Summary: The Court of Appeal dismissed a developer’s appeal to grant an injunction to a neighbour whose right to light had been infringed by an external staircase which the developer had erected in breach of an undertaking it had given to the neighbour. The Court held that, in the circumstances, the county court had been entitled not to award damages to the neighbour but to grant instead an injunction requiring the developer to remove the staircase.

What was the background to the case?

The developer had carried out a small mixed-use development comprising a ground floor café with flats above. As part of the development, it replaced an existing wooden staircase that serviced the flats as a fire escape with a new metal staircase. The neighbour owned a restaurant next-door and complained that the new staircase obscured the light to the restaurant’s kitchen windows. It therefore sought an injunction requiring the removal of the staircase.

The county court decided to grant the injunction. This was despite the fact that the impact to the neighbour’s light had been valued at £886, whereas the cost to the developer of removing and relocating the staircase was in the region of £6,000. At first glance, you might think (echoing the classic test set out in Shelfer v City of London Electric Lighting Co [1891-94] All ER Rep 838) that the injury to the neighbour could be characterised as minor, that it could be compensated by a small money payment, and that an injunction would therefore be unduly oppressive. But the county court disagreed.

What was the issue before the Court of Appeal?

As the developer had conceded that the staircase infringed the neighbour’s right to light, the question for the court was whether an injunction was appropriate or whether damages would suffice.

What did the Court of Appeal decide on that issue, and why?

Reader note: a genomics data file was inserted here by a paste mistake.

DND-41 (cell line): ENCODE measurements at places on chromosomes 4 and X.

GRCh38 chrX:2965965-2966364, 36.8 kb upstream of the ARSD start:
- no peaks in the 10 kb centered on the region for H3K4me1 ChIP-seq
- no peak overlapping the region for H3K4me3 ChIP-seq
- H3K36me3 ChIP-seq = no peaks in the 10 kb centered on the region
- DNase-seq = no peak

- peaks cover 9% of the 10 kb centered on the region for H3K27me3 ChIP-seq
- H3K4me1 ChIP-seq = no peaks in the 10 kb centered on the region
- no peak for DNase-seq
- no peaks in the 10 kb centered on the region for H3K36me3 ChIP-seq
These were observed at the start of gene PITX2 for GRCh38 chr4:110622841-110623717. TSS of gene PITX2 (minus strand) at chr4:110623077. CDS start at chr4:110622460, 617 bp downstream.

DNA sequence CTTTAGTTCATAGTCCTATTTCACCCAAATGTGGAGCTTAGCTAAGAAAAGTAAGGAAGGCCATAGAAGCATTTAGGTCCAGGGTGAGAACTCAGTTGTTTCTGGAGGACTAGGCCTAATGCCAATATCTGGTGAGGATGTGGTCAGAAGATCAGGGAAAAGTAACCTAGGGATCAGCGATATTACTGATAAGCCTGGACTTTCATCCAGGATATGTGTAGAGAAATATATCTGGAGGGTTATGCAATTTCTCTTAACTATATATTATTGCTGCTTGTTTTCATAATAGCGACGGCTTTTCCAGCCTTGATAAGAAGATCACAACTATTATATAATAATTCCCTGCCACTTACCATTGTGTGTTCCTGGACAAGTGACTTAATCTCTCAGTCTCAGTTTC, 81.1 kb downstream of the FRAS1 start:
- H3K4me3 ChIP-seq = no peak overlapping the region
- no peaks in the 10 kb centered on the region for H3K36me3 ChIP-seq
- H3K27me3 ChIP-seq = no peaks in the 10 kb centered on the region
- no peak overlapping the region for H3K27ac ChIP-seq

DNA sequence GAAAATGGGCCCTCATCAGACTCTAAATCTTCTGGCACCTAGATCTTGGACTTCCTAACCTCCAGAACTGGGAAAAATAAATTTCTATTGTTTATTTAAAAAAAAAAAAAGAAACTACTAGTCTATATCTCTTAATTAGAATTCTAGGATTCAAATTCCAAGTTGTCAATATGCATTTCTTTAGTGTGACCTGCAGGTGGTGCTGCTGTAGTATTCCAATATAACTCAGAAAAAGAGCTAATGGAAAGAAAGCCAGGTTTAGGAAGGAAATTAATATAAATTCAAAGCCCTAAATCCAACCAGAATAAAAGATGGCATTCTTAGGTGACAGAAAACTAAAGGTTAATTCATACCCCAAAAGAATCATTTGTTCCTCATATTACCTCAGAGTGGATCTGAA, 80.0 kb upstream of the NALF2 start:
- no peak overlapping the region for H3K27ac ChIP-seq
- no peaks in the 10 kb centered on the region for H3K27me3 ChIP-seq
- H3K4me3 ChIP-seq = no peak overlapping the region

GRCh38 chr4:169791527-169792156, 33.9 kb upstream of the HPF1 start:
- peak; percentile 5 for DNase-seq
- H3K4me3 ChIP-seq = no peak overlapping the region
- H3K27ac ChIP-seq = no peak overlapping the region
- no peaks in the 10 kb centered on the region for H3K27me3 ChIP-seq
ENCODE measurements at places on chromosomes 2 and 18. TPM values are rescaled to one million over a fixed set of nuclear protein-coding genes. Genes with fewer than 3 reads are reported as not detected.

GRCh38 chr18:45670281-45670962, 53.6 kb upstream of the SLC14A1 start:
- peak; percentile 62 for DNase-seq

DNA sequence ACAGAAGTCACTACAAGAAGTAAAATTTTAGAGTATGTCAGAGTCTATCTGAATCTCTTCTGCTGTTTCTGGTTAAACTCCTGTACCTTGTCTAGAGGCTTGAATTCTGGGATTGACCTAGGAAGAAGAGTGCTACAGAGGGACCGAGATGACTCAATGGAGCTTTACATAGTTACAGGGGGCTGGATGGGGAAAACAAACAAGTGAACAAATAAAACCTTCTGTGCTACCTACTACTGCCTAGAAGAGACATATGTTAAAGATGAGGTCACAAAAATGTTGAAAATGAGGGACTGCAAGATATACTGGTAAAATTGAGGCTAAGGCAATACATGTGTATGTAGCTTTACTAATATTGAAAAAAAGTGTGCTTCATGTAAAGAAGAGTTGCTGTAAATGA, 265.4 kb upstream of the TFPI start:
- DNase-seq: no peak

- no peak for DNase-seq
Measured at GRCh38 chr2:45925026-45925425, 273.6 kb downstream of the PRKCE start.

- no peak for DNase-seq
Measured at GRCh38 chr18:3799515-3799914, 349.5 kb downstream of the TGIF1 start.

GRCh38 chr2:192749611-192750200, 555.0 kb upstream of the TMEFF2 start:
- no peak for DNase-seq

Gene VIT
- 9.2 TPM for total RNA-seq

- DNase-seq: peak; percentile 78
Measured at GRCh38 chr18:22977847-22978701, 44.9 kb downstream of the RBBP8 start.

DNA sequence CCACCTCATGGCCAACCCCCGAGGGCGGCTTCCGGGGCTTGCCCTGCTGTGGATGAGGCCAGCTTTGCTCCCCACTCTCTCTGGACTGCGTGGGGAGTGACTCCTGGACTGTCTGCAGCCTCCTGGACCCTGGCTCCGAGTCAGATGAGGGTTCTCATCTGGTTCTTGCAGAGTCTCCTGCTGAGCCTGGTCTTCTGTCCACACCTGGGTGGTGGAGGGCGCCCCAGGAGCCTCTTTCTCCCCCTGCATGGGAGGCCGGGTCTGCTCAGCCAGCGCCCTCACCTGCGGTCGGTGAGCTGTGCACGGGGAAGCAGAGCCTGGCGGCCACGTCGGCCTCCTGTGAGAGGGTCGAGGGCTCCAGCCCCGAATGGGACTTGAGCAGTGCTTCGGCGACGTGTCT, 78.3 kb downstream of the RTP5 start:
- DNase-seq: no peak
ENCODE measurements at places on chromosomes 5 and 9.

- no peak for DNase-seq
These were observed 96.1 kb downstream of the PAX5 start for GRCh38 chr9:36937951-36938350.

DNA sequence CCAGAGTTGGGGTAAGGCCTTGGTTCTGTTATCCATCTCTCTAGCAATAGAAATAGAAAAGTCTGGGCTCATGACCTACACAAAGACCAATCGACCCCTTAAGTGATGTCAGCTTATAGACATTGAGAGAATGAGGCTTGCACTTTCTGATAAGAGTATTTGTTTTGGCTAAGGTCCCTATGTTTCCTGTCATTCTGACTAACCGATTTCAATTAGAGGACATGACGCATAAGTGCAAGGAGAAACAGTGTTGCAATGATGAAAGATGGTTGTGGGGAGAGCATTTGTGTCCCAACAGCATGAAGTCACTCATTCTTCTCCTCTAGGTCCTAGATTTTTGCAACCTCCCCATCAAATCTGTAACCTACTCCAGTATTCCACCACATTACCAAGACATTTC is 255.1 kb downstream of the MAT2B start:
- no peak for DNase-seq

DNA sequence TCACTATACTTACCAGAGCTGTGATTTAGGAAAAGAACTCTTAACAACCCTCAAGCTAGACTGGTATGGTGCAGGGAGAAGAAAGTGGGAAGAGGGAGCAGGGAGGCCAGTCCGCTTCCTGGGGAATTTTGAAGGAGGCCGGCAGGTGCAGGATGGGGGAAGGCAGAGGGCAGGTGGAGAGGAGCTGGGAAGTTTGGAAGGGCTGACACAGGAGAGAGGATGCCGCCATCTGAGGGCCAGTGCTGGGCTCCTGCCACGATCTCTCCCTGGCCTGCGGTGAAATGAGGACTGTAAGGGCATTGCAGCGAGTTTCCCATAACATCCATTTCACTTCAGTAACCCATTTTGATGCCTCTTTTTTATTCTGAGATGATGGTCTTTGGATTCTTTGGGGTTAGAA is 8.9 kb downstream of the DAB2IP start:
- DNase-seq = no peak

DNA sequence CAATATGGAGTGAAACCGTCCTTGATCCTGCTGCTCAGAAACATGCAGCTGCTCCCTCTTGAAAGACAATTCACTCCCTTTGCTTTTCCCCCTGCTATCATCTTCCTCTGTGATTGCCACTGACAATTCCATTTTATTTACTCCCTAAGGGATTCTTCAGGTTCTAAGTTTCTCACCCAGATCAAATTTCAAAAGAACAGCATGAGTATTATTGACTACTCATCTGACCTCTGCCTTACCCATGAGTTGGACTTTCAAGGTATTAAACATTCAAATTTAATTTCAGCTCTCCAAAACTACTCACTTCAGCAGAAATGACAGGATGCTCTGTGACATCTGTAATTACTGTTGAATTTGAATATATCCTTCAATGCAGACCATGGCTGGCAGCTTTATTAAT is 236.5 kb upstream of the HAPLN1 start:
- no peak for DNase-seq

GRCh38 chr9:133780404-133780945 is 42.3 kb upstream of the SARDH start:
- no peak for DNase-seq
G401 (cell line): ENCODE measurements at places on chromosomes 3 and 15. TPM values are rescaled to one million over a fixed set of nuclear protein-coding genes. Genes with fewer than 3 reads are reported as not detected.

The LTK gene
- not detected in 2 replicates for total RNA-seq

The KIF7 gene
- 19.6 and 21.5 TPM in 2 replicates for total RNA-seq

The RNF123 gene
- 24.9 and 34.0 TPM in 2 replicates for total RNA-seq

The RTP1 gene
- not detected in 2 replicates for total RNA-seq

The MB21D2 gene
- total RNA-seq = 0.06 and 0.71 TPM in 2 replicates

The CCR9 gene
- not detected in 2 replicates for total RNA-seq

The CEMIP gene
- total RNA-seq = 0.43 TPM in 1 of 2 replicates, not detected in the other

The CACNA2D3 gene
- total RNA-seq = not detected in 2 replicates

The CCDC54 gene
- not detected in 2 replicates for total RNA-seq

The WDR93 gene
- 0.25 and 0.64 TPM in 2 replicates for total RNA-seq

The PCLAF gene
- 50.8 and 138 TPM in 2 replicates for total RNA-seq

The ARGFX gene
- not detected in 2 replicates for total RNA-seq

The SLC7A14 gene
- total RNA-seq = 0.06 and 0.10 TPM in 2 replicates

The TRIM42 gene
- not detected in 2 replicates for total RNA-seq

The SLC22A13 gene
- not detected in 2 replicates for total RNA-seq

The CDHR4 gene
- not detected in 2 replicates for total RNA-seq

The court placed significant weight on the conduct and attitude of the developer, acting through one of its directors. In particular, the director had acted in an un-neighbourly and high-handed manner throughout. He was aware that the staircase would infringe the neighbour’s light but went ahead regardless, even after the neighbour had threatened legal proceedings and in spite of undertakings given not to interfere with the neighbour’s light. The developer built the new staircase without informing the neighbour, deliberately picking a time when it knew that the neighbouring premises were vacant. Lord Justice Lewison handed down the Court of Appeal’s ruling without even needing to hear from the neighbour’s legal team. He concluded that an injunction was necessary not only to do justice to the neighbour but also to serve as a warning to others.

How does the decision fit in with other developments in this area?

In Coventry v Lawrence [2014] UKSC 13, [2014] 2 All ER 622, the Supreme Court reconsidered the correct approach to the exercise of the court’s discretion to grant an injunction or damages and recommended a more flexible approach. There have been few cases since Coventry to demonstrate this shift in approach, and the decision in Scandia v Ottercroft had therefore been eagerly awaited.

What does the decision mean for developers?

Although on a superficial analysis the case might ring alarm bells for developers because an injunction was granted for a relatively minor impact and the offending structure was an essential fire-escape staircase, on closer examination the result was predictable and turned entirely on the particular facts of the case and the extreme nature of the developer’s conduct in breaching undertakings and secretly commencing works.

There is a loud and clear message here for developers. Be aware that should you end up in court, your behaviour will be interrogated and you must be able to show at the very least the absence of a cynical and high-handed attitude, and preferably conduct that is impeccable under scrutiny.

What should practitioners take from the judgment?

Development lawyers need to think carefully about how their clients ought to present and argue their case strategically. Certainly, before conceding that there is an infringement, developers should consider if there could be any wider arguments available to them, for instance that the loss of light does not interfere with the natural use and enjoyment of the room and therefore does not constitute a legal nuisance. It may well have been improper to raise such an argument in this particular case, but there will be circumstances where developers would be well advised to think carefully before making any admissions based solely on the narrow technical data.

Case: Scandia Care Ltd and another v Ottercroft Ltd(Unreported, 6 July 2016)

First published in LexisPSL on 27 July 2016